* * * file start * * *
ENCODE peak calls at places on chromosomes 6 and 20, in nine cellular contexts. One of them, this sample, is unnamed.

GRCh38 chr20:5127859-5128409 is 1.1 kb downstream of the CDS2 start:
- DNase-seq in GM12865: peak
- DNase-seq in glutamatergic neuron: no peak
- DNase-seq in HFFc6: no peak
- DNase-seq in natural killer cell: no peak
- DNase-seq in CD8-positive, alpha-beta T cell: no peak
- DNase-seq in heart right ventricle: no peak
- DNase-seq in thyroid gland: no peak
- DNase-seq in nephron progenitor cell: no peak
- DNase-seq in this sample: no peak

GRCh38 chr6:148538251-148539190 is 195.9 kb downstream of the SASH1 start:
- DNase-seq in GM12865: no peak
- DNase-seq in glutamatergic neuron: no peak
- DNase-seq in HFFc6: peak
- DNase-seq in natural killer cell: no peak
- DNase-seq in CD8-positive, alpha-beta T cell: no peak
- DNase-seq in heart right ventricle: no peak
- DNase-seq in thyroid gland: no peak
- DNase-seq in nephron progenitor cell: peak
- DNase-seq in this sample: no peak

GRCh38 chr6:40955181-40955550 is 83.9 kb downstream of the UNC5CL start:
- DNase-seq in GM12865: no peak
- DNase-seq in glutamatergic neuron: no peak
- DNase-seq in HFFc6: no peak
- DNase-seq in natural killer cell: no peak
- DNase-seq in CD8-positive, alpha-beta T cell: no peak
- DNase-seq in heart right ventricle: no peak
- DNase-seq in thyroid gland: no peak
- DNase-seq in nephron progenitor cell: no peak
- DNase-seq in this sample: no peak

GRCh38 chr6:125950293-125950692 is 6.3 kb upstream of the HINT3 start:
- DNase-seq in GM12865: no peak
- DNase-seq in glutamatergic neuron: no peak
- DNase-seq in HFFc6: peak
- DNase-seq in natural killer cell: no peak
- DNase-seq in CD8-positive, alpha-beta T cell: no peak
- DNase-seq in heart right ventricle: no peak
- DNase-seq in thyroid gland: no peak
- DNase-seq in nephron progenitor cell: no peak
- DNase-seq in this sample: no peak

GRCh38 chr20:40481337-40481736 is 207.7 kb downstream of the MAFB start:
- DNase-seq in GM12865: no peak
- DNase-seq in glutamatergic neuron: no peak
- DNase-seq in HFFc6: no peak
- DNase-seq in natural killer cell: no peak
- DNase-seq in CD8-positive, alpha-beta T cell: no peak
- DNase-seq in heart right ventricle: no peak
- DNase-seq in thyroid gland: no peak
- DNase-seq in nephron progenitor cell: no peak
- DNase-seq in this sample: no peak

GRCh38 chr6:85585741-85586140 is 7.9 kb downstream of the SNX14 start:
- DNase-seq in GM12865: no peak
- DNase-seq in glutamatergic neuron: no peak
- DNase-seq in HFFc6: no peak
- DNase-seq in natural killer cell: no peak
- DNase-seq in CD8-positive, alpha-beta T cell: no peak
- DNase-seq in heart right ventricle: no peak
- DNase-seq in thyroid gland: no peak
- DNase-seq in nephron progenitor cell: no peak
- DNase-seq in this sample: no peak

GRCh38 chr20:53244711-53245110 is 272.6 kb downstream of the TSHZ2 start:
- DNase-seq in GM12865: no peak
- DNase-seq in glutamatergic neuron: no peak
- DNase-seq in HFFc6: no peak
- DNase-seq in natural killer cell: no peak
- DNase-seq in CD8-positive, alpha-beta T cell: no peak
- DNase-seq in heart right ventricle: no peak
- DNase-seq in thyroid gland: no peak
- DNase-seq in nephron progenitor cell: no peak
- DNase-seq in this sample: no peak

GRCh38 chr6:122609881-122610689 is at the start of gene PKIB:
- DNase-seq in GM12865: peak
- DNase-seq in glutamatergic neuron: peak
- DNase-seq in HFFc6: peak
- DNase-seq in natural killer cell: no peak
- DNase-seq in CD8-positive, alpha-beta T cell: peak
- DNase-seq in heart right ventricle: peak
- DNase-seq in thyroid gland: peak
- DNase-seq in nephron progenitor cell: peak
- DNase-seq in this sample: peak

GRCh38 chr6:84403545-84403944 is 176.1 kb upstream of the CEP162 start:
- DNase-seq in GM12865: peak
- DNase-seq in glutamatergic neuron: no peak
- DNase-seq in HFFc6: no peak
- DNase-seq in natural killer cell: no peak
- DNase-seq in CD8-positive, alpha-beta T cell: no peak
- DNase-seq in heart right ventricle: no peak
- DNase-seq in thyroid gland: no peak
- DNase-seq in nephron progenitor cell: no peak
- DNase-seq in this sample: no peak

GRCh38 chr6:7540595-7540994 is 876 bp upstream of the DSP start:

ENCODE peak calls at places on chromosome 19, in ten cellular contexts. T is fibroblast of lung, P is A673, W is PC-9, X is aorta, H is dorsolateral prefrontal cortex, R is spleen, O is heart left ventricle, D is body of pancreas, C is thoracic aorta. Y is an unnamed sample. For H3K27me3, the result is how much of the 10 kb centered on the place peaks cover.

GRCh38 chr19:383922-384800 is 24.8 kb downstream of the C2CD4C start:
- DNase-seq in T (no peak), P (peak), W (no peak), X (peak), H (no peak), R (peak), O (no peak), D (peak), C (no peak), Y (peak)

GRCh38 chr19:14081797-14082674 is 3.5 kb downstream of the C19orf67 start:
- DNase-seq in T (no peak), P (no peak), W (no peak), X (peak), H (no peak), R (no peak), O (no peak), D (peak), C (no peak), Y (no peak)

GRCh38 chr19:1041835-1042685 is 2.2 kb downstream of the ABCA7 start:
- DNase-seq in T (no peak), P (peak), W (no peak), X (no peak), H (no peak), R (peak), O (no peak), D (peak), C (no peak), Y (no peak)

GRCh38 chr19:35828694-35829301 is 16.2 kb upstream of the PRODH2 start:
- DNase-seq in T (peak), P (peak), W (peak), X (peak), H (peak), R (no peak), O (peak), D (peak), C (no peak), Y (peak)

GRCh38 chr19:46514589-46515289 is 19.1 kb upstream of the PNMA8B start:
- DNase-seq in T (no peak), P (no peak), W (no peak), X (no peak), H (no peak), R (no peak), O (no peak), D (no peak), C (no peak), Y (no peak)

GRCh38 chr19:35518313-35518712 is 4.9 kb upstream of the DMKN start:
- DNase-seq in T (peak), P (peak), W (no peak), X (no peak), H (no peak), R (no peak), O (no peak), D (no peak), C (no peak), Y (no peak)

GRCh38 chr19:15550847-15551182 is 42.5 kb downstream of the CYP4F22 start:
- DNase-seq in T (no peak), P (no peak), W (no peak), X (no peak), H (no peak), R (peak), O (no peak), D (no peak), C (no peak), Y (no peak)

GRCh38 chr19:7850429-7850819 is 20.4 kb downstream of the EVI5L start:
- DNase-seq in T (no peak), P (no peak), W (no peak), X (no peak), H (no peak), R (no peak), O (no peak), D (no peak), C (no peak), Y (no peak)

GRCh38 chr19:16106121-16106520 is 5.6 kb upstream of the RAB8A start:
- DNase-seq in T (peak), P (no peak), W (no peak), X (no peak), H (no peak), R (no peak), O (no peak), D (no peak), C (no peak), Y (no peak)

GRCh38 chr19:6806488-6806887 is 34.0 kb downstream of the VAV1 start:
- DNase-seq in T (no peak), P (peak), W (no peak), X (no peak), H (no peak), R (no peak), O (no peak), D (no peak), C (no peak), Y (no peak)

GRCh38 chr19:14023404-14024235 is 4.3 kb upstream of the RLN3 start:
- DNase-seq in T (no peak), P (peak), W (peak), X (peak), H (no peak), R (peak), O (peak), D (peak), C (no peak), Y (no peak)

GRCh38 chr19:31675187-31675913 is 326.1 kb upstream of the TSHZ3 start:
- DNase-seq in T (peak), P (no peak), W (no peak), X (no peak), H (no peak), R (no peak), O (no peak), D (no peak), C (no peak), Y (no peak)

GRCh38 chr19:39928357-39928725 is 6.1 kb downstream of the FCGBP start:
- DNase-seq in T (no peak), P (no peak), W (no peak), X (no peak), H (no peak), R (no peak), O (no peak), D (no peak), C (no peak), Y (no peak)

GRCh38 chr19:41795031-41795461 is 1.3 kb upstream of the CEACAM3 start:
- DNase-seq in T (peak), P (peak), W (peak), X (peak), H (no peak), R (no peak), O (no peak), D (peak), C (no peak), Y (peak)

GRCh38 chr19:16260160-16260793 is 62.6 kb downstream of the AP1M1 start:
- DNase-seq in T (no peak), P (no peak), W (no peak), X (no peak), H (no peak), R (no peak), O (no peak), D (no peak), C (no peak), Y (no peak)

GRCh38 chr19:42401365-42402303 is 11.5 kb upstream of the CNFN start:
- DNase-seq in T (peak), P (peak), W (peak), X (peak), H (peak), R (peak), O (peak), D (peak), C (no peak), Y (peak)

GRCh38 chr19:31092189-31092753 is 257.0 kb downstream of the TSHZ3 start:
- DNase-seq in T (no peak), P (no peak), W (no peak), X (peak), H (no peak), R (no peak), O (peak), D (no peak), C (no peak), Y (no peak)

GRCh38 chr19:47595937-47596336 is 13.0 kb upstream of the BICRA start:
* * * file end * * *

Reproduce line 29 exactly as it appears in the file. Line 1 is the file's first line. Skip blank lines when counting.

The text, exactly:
- DNase-seq in thyroid gland: no peak